A More International Tate Modern

When the new 10-story museum opens June 17, it will boast a huge performance space, rooftop terrace and more geographically diverse collection.

In a year of glitzy museum openings, from New York’s Met Breuer to San Francisco’s sleek SF MoMA, London’s Tate Modern is upping the ante. On June 17, the museum will open the doors of a new 10-story building, complete with refurbished underground oil tanks for live performance, a rooftop terrace with panoramic views, and a 22-foot tree sculpture by Chinese artist Ai Weiwei.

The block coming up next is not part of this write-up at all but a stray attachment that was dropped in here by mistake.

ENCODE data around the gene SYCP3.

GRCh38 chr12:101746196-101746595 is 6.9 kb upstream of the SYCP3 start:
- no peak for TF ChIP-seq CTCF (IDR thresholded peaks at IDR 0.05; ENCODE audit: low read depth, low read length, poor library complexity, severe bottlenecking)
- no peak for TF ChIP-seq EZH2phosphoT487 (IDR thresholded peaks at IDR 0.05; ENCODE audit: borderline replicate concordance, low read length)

The new building, called the “Switch House,” is the culmination of a 12-year £260 million ($375 million) expansion project that will add 60% more gallery space. Curators have seized on the occasion to mount a soul-searching “rehang” of the institution’s entire collection, which has grown significantly since the museum’s opening in 2000. Three quarters of the work on display was acquired in the last 15 years, with an estimated 30% to 40% never previously exhibited.


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